Friday, March 5, 2010

When life gives you apples, make apple cobbler!


I am making apple cobbler today. A couple of days ago, we had a one of S.'s colleagues and his family over for dinner. They brought us lots of fruit. We're only 2.5 people (Heemu only likes to take a little lick or suck of everything, so he's the .5) and we can't eat that much fruit. The bananas and oranges we finished, but the apples; two days of apples for breakfast, lunch and dinner, the end was nowhere near. So I decided to make apple cobbler. I can smell the cinnamon as I type. Baking is not my forte; I hope it turns out okay.

We went to Medina yesterday. We decided to take a day trip. The last time I went, in 2008, I was in a bus, exhausted from jet lag and travelling at night. Awake and travelling under the blazing sun this time, I acknowledged that the government did a really good job with the highways. It was such a smooth ride. The surrounding mountains, consisting dark brown and jagged rocks, were a magnificent sight. I pondered how the Muslims in the Prophet's (pbuh) time would have felt walking this terrain under the blazing sun. The two and an half hour journey at 140km/h (yes the speed limit here is like 200 km/h) for us, must have taken them days. Would I have been able to make that journey? One thing is for sure, I would have prayed for a lot of courage and strength from Allah (SWT). Allhumdulillah for cars with air conditioning.

We stopped at Badr along the way. They've made a mural on a wall near the battle ground with a map and the names of the shuhadah. Drive a little further and there is a little monument with the names of the shuhada listed on it. S. and I were impressed by their efforts and thought they should do similar things with other important places throughout the Kingdom. Create tourist stops where significant historical events took place and use the opportunity to educate the people and boost their tourism industry. It would be a great opportunity for da'wah as well. Imagine, being able to take a tour of all the important places during Prophet's (pbuh) time and having informed guides lead you through the history as you imagine yourself travelling back in time. *Sigh*...if only!

The crowd was pretty light in Medina. They've done a marvelous job with installing collapsible canopies in the courtyard that provide lots of shade. With a light, cool breeze, it's very comfortable to pray outside as well. Because, I couldn't take Heemu inside with his stroller, I prayed outside with a whole bunch of the other mothers. A saf of strollers, parked behind us. After lunch, we went shopping. Taybah market is the best place to shop for Abayahs and everything else, all under one roof. Walking through the market, my mind took a little journey back in time as I imagined this place in the Prophet's time. An open market, with the hustle and bustle of people under the sun, as they go about selling and buying. From out of nowhere, the Prophet (pbuh) grabs his companion from behind asking "who would buy this slave?". The laughter of the people as they share in the Prophet's (pbuh) little prank. How different the city would have been then?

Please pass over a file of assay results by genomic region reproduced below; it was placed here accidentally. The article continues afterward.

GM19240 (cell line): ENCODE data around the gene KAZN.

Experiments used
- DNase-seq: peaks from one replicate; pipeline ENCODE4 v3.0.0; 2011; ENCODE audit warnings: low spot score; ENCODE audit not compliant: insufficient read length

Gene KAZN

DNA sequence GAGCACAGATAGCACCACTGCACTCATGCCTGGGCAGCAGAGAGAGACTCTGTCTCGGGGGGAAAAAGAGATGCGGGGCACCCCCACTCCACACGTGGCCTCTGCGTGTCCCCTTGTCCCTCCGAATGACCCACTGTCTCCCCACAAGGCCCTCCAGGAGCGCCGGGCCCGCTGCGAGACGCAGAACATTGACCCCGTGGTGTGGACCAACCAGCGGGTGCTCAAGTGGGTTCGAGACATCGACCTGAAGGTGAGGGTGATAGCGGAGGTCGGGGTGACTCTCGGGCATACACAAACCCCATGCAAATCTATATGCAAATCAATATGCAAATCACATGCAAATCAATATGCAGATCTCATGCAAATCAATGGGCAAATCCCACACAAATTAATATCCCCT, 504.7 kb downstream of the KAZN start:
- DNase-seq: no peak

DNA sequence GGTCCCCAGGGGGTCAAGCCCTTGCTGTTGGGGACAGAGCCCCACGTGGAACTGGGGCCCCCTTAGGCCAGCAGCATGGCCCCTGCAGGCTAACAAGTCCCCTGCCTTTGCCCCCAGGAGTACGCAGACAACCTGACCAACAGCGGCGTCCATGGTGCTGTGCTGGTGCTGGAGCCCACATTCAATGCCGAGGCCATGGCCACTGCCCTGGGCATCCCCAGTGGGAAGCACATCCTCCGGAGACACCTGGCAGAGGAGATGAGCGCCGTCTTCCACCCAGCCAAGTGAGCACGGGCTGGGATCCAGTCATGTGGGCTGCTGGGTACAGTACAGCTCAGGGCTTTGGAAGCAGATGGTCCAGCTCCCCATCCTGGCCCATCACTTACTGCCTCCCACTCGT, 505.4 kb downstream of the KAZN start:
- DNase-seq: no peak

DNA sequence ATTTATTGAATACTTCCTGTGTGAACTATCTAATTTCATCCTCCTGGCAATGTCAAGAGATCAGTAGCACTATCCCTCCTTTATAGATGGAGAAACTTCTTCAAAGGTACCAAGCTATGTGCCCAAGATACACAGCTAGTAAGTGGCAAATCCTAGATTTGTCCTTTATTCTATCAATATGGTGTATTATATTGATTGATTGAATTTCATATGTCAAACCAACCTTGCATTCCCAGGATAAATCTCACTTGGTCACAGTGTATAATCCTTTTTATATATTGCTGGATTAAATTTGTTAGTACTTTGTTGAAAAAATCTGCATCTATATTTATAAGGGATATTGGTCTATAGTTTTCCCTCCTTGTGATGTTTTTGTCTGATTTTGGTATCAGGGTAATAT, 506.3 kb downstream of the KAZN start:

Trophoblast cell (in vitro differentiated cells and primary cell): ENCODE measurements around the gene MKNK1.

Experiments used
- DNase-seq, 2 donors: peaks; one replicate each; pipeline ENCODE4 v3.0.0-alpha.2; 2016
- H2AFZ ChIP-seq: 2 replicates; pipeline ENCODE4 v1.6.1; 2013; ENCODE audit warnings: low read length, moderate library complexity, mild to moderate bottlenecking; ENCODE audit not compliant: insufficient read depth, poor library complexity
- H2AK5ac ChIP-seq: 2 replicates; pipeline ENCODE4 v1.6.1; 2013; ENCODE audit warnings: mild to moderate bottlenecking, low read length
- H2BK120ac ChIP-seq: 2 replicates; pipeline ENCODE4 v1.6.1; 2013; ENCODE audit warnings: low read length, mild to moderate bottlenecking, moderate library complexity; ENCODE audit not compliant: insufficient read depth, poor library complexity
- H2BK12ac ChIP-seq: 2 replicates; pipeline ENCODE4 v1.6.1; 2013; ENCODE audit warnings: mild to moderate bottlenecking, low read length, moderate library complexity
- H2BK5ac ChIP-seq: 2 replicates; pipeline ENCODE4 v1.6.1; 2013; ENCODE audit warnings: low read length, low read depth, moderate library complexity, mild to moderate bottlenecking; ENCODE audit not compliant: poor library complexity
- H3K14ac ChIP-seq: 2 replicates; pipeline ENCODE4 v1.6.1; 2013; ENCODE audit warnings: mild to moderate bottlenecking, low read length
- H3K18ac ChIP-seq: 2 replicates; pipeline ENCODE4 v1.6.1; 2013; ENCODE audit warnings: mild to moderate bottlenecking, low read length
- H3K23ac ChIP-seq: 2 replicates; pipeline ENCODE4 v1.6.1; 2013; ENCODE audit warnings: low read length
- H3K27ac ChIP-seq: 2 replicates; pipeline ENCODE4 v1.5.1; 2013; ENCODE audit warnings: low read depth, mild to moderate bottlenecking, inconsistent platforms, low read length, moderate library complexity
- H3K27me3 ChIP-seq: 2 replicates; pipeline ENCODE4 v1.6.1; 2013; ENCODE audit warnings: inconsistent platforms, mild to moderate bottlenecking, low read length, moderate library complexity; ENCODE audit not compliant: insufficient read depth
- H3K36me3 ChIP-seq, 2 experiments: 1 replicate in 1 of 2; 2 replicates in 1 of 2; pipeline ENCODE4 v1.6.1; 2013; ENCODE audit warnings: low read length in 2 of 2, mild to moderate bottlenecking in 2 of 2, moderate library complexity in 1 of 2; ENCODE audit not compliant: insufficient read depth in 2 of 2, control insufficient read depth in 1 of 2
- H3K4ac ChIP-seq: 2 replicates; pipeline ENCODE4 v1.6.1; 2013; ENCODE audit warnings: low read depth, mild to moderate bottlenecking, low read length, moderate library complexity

After asr, we made our way to Maktab Al-Jarir (Jarir Bookstore). Many people had recommended visiting it, and what a place it was. I felt I was walking into a Chapters or an Indigo. The place was overflowing with books of all genres, for all ages, in Arabic and English. They also sell computers and accessories, stationery, book bags, teaching aids etc. It's a wonderful place to get lost in. We were planning to go 'in and out', just grab what we needed (some Arabic workbooks) and out in five (minutes). But we spent a good hour and a half just browsing aisle after aisle. It's our new' must-make-a-stop when we're in Medina' place.

The apple cobbler turned out pretty good, Allhumdulillah. S. gave it his nod of approval. He's the one with the sweet tooth, so if he likes it then it's all good. Next time, I won't fret over having too many apples in the fridge just waiting to wrinkle away. Perhaps I'll make apple crumble.

No comments: